A cyclist sailed down Hornby Street in downtown Vancouver on a recent afternoon, weaving in and out of idling cars spewing thick clouds of exhaust.
A road worker thrust her stop sign in the air and pointed to the red light overhead.
It didn’t matter: traffic was stalled in all directions.
Construction of a separated bike lane has congested the street, to the outrage of merchants who say the loss of parking will kill their business.
But the mayor says the lanes are essential to decreasing emissions and reducing the number of vehicles downtown.
“The future of our economy depends on people traveling through downtown by walking, cycling and transit,” said Mayor Gregor Robertson.
“We aren’t going to be using more cars. So we need to build infrastructure that allows this flow of people to take place.”
The mayor was speaking at “Cities, Bicycles and the Future of Getting Around” on Oct. 24, a speaking series sponsored by the City of Vancouver to explore ways to make alternative transportation a viable option for city-dwellers.
Robertson, a dedicated cyclist, has doubled the city’s budget for cycling infrastructure since he entered office in 2008. The Hornby Street lane is expected to cost the city $3.2 million.
The two-way passage completes a network of separated bike lanes that allow cyclists to pass through downtown safely, isolated from buses and cars. The lanes stretch from the Burrard Bridge to the Dunsmuir Viaduct, physically separating cyclists from traffic with a concrete barrier.
The city expects construction of the lane on Hornby Street to be completed by December.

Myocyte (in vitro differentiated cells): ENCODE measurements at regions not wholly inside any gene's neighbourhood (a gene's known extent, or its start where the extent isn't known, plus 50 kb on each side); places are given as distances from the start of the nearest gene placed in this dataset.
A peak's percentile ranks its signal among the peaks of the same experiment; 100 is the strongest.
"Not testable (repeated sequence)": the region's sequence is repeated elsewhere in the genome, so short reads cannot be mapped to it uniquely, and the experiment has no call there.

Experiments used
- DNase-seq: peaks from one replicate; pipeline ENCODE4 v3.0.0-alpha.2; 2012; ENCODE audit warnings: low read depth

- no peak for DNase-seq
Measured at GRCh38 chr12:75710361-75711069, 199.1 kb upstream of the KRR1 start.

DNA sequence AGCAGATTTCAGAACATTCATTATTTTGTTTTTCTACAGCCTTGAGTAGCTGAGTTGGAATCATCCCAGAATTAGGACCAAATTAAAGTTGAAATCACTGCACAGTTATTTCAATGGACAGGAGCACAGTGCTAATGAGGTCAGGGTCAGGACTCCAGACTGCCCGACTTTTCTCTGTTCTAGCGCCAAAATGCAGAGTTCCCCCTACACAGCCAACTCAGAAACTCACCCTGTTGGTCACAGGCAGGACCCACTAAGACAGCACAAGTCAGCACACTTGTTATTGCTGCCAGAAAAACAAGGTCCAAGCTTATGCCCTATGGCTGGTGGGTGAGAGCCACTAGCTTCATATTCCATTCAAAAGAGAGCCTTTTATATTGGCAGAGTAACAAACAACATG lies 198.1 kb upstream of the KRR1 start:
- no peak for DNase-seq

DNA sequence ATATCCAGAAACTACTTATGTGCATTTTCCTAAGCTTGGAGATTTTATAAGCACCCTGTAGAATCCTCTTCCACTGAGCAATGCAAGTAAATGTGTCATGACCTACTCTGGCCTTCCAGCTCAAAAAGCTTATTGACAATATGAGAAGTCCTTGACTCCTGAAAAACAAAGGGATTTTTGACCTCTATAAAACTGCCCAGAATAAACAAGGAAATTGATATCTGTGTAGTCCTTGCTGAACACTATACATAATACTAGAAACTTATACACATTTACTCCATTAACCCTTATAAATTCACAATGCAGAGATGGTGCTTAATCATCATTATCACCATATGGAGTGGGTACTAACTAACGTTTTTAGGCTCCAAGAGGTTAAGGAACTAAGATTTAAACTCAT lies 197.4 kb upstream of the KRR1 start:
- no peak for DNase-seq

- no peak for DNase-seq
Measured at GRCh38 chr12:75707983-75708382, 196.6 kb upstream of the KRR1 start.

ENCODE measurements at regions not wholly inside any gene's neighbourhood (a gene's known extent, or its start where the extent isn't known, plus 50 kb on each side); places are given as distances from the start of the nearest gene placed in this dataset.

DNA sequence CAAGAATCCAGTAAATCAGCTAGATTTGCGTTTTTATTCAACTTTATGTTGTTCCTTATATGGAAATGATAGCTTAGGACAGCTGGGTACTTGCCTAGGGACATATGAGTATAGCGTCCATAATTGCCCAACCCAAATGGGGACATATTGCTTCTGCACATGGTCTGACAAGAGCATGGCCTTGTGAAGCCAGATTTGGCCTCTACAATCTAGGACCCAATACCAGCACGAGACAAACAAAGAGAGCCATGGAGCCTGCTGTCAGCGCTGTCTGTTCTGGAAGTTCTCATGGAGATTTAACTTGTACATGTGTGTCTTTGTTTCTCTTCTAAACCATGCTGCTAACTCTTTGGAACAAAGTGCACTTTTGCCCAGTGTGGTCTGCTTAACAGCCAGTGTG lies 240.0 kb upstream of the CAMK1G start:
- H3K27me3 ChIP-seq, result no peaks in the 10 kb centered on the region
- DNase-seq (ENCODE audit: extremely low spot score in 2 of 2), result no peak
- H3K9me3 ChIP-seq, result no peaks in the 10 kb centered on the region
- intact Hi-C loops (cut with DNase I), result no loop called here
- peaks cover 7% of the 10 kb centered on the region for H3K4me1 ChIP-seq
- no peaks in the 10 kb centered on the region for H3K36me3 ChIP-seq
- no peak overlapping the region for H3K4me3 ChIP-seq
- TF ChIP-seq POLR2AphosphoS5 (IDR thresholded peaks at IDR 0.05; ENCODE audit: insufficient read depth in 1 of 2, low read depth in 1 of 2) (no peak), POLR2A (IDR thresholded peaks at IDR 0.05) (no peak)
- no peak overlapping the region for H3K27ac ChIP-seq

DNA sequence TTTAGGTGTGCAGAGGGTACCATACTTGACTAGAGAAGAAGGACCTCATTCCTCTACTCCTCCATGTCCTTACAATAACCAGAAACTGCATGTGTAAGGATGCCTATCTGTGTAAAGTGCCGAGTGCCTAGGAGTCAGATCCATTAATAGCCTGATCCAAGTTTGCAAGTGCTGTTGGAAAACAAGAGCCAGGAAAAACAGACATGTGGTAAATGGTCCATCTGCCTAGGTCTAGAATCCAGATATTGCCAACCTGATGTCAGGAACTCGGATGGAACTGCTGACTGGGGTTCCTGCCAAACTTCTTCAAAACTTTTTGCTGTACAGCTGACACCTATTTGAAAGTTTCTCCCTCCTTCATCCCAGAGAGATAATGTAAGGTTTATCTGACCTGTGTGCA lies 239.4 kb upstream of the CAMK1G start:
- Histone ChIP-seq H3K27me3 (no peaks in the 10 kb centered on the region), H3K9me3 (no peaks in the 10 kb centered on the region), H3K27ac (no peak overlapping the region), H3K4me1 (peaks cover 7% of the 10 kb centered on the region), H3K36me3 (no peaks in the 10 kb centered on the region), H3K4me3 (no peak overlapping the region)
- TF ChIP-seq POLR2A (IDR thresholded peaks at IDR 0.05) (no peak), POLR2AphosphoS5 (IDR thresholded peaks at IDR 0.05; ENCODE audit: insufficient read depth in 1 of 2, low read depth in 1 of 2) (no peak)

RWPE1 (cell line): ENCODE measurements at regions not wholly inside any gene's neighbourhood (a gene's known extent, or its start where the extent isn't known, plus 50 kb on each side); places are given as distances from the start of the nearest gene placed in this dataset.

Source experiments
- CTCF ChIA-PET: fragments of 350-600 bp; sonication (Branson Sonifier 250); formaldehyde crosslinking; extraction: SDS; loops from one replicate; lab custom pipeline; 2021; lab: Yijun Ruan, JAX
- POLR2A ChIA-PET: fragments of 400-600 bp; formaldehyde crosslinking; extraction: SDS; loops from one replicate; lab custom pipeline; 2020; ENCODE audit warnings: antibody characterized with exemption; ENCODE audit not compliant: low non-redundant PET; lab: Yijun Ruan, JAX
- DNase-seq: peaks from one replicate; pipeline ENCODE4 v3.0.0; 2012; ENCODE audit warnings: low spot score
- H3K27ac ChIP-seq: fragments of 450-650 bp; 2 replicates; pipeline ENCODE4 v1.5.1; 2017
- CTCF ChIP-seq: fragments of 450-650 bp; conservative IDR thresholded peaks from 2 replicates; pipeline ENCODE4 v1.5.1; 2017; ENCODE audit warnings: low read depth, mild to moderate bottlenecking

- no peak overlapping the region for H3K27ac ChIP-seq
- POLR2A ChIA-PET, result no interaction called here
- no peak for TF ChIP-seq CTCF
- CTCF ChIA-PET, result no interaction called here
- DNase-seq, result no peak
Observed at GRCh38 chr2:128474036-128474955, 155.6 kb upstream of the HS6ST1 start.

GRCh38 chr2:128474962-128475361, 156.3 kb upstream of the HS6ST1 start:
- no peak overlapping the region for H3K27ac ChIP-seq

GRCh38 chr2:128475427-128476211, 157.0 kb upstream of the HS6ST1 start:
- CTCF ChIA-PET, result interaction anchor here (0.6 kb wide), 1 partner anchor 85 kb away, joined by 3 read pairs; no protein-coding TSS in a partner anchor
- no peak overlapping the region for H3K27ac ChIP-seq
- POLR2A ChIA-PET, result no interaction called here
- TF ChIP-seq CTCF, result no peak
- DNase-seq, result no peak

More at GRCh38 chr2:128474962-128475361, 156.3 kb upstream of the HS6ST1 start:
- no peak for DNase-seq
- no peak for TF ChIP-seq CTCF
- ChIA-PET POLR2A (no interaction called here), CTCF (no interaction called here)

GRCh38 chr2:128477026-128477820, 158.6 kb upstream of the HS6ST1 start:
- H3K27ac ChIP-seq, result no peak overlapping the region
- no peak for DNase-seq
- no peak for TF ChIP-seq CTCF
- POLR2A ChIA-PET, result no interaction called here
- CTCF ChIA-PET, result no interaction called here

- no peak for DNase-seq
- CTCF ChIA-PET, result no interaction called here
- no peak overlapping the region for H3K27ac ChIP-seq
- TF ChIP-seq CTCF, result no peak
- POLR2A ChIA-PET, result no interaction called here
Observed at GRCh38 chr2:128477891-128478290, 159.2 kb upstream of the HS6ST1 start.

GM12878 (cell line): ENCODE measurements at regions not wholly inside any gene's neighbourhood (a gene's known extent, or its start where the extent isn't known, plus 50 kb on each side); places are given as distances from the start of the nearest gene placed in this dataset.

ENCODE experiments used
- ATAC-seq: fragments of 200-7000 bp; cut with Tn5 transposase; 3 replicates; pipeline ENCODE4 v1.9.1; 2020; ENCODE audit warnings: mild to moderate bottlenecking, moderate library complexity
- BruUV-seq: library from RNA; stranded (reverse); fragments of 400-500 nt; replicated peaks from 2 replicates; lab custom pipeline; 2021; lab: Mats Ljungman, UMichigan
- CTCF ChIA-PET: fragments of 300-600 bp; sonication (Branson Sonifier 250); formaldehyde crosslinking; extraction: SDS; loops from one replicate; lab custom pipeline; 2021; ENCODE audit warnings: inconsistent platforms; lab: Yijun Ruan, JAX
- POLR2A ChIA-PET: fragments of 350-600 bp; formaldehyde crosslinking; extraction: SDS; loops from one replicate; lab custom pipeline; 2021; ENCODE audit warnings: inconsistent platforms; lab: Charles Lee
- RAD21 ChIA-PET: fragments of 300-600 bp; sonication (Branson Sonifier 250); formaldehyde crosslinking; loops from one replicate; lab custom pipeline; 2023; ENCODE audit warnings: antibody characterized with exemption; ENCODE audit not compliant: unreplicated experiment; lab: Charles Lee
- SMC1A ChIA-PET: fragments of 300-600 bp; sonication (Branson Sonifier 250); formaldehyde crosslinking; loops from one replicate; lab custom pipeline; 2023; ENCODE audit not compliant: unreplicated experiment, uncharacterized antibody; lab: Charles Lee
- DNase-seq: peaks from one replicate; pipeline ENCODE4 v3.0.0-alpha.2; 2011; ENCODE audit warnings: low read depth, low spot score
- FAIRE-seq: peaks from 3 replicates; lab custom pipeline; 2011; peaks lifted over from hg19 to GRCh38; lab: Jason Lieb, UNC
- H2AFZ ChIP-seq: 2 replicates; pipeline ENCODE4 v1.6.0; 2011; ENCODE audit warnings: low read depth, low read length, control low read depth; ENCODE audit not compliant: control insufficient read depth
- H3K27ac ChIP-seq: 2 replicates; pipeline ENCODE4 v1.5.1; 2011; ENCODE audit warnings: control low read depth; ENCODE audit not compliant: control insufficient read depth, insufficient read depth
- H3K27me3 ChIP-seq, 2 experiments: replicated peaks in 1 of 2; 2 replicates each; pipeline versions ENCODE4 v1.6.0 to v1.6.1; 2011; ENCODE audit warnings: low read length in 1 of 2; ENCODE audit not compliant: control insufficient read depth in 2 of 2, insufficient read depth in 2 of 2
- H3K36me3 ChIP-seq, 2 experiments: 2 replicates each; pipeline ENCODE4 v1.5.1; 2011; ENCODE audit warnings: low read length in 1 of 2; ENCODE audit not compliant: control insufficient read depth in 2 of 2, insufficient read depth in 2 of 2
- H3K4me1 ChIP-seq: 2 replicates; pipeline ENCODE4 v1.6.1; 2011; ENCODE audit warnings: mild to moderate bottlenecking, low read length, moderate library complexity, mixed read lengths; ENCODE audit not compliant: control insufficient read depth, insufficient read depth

Merchants say the lane will rob them of customers, increase traffic congestion and cost the city much-needed tax revenue. The completed project will replace a lane of vehicle traffic and eliminate 158 parking spots along the east side of the street.
“It’s too expensive to do business in a place that’s hostile to business,” said Chris Sullivan, manager of Tim Horton’s on both Dunsmuir and Hornby streets.
The first separated bike lane in downtown Vancouver opened on Dunsmuir Street in June.
Sullivan said the loss of parking on Dunsmuir Street is responsible for a 20 per cent downturn in sales. He said he expects his location on Hornby Street – where he has already lost three full-time jobs – will follow.
“There’s a real sense of hopelessness,” he said. “Property taxes for businesses are 10 times what residents pay… You’re going to see businesses closing down. Then what is the city going to do?”
Bikes and business
The mayor is calling the lane a six-month “trial” that will be combined with a business impact study. The Burrard Bridge and Dunsmuir Street trial lanes were made permanent by council earlier this year.
“We looked at business impact studies from other cities, and cycling infrastructure actually has a positive impact on businesses,” he said.
Bike corrals, which typically park 10 to 20 bicycles in a space otherwise occupied by one to two cars, have been a hit in Portland, Ore.
The city installed a series of corrals in 2008 and business owners discovered they actually increase customer traffic and visibility of their storefronts. Portland’s Bureau of Transportation has been “scrambling” to meet the demand for bicycle parking.
Vancouver first tested bike parking during the Winter Olympics in February 2010. The results were positive, the mayor said.
However, there are no plans to construct bike parking on Hornby Street.
“We envisioned Hornby as more of a commuter corridor,” the mayor said.
Leaving the car at home
Corporate chains like Tim Horton’s, Starbucks and Earl’s mix with mom-and-pop stores like Simmei Fashions Ltd. and Wicked Café on the street.
A city poll of pedestrians on Hornby Street revealed many who drive to the area park some distance away.
Many business owners said they are skeptical the lane will be as popular as the city hopes.
“I’m all for bike lanes, but this is a little excessive,” said Joey Wong, manager of Starbucks and the Beer and Liquor Store at the Sheraton Wall Centre.
“You’re taking away parking to double the lane that no one’s gonna use.”
An average of 2,000 cyclists per weekday use the Dunsmuir Street lane, according to city reports.
“It allows us to leave the car at home,” said Pia Schindler, a Main Street resident who uses the lanes to run errands downtown with her husband. “Before, we were always thinking about where to park, and parking is expensive.”